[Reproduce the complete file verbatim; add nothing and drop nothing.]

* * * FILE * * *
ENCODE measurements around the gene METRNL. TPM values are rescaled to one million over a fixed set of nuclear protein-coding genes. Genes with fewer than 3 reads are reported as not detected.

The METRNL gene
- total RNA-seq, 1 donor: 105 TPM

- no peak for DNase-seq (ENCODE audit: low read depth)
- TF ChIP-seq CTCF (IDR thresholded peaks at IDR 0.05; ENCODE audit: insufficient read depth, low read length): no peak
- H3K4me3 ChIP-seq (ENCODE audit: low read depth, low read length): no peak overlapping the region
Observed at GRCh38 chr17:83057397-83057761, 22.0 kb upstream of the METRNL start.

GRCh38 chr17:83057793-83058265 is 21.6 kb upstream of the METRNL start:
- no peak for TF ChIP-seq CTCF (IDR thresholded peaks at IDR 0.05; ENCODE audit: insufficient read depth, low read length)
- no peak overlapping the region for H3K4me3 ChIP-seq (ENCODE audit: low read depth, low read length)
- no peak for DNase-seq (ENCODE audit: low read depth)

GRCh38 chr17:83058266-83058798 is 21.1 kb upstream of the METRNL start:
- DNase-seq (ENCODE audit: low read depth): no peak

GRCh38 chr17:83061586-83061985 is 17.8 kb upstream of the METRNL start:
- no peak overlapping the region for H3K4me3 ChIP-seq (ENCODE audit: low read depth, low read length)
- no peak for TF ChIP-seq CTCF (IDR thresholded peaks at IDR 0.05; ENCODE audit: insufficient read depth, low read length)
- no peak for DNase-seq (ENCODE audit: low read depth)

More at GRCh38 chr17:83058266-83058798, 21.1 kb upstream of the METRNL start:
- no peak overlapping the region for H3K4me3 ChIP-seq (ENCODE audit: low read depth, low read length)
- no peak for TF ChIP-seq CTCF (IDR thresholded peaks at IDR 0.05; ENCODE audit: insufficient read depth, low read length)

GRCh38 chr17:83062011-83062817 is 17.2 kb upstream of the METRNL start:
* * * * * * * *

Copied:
ENCODE measurements around the gene METRNL. TPM values are rescaled to one million over a fixed set of nuclear protein-coding genes. Genes with fewer than 3 reads are reported as not detected.

The METRNL gene
- total RNA-seq, 1 donor: 105 TPM

- no peak for DNase-seq (ENCODE audit: low read depth)
- TF ChIP-seq CTCF (IDR thresholded peaks at IDR 0.05; ENCODE audit: insufficient read depth, low read length): no peak
- H3K4me3 ChIP-seq (ENCODE audit: low read depth, low read length): no peak overlapping the region
Observed at GRCh38 chr17:83057397-83057761, 22.0 kb upstream of the METRNL start.

GRCh38 chr17:83057793-83058265 is 21.6 kb upstream of the METRNL start:
- no peak for TF ChIP-seq CTCF (IDR thresholded peaks at IDR 0.05; ENCODE audit: insufficient read depth, low read length)
- no peak overlapping the region for H3K4me3 ChIP-seq (ENCODE audit: low read depth, low read length)
- no peak for DNase-seq (ENCODE audit: low read depth)

GRCh38 chr17:83058266-83058798 is 21.1 kb upstream of the METRNL start:
- DNase-seq (ENCODE audit: low read depth): no peak

GRCh38 chr17:83061586-83061985 is 17.8 kb upstream of the METRNL start:
- no peak overlapping the region for H3K4me3 ChIP-seq (ENCODE audit: low read depth, low read length)
- no peak for TF ChIP-seq CTCF (IDR thresholded peaks at IDR 0.05; ENCODE audit: insufficient read depth, low read length)
- no peak for DNase-seq (ENCODE audit: low read depth)

More at GRCh38 chr17:83058266-83058798, 21.1 kb upstream of the METRNL start:
- no peak overlapping the region for H3K4me3 ChIP-seq (ENCODE audit: low read depth, low read length)
- no peak for TF ChIP-seq CTCF (IDR thresholded peaks at IDR 0.05; ENCODE audit: insufficient read depth, low read length)

GRCh38 chr17:83062011-83062817 is 17.2 kb upstream of the METRNL start: